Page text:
No, he's not saying that authors will get as many clicks as they did before, and I'm sure they won't. He is saying that Google is getting similar results, presumably because people click results just as often — but maybe not the ones that used to be highlighted. Either way, there is now less incentive for people to associate their blog posts etc with G+, and even less incentive to accumulate a lot of followers.

But the main problem for authors and businesses using G+ is that it doesn't drive much traffic, in the way that Facebook and Pinterest drive traffic. This is obvious from websites that show the number of times content has been posted to the various services, and from traffic logs compiled by tracking companies. The Marketing Land website said it's Not A Ghost Town, But A Social Referral Graveyard.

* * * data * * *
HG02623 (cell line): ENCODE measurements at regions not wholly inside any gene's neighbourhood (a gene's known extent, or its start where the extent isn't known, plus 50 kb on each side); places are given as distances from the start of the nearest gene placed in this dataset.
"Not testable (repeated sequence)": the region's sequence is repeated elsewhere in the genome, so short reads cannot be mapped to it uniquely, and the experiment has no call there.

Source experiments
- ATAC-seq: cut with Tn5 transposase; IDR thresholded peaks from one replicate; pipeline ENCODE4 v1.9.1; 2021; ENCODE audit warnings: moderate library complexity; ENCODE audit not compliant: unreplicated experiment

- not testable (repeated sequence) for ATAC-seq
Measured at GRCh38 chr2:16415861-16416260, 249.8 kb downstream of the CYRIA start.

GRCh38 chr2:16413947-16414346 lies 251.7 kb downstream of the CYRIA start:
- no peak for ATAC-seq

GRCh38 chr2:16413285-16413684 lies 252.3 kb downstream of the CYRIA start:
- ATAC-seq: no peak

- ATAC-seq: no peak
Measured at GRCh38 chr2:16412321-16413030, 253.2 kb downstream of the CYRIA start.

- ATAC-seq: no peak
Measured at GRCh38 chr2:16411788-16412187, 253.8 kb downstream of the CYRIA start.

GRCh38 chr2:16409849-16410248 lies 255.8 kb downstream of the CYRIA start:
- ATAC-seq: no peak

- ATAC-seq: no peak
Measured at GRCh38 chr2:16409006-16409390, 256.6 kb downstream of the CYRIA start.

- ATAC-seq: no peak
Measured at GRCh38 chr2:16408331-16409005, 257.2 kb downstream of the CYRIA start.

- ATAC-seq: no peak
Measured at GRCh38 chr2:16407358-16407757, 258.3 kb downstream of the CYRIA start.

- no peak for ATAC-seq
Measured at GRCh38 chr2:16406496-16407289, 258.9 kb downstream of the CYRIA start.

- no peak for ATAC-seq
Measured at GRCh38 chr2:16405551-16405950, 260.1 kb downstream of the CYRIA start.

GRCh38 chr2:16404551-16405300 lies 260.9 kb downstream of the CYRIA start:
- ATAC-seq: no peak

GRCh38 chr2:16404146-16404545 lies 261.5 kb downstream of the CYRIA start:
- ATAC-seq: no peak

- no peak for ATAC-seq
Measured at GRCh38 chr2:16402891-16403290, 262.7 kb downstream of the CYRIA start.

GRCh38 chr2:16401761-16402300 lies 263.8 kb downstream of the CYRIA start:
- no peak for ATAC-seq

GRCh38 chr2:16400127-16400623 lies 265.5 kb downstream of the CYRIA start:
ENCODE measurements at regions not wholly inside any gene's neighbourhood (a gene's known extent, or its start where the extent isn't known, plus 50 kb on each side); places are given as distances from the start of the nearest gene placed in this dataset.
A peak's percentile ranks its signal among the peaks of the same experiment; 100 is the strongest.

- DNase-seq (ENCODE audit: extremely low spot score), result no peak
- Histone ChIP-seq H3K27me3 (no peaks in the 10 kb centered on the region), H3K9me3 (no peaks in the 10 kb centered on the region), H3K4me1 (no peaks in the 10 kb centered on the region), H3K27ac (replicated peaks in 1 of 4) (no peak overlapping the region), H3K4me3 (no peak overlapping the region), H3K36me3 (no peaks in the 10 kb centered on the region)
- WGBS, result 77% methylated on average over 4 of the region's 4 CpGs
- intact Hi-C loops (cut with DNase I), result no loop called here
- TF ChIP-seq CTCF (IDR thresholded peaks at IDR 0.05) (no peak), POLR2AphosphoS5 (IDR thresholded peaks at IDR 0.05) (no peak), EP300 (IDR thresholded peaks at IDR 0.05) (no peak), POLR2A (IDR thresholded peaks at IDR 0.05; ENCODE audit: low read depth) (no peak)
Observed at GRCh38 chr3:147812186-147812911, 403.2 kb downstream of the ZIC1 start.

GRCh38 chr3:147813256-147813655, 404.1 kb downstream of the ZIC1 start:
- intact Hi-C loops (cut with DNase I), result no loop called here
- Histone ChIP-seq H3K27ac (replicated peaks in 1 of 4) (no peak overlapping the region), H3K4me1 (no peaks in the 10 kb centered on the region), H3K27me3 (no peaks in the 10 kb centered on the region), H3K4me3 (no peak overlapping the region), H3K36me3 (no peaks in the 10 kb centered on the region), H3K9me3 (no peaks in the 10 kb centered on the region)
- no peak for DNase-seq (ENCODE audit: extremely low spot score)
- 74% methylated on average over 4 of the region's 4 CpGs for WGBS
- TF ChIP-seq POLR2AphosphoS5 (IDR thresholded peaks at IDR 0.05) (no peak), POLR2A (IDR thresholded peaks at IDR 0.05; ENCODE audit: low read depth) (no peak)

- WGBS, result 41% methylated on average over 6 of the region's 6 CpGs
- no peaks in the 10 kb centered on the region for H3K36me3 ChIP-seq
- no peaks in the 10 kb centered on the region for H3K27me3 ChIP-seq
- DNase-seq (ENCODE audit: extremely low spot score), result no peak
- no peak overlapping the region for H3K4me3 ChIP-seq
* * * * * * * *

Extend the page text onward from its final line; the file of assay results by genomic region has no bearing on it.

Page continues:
For example, Shareaholic's latest Social Media Traffic Report says "Facebook is the supreme king of social referrals", driving "21.25 percent of the overall traffic sites received". Pinterest was a long way behind with 7.10 percent, with G+ at only 0.08 percent. In other words, it's irrelevant. What may be worse is that YouTube's performance collapsed by more than half from December to March, albeit only from 0.19 percent to 0.09 percent. It would be interesting to know if the enforced integration with G+ is having a negative impact on YouTube.

It is, of course, unfair to compare G+ to Facebook, because G+ simply doesn't work as the same sort of social network. The vast majority of visible interactions on G+ are not with friends but with people you don't know and don't care about. Your friends and family are not on G+, they're on Facebook. So in almost any comparison between G+ and Facebook, G+ is going to lose.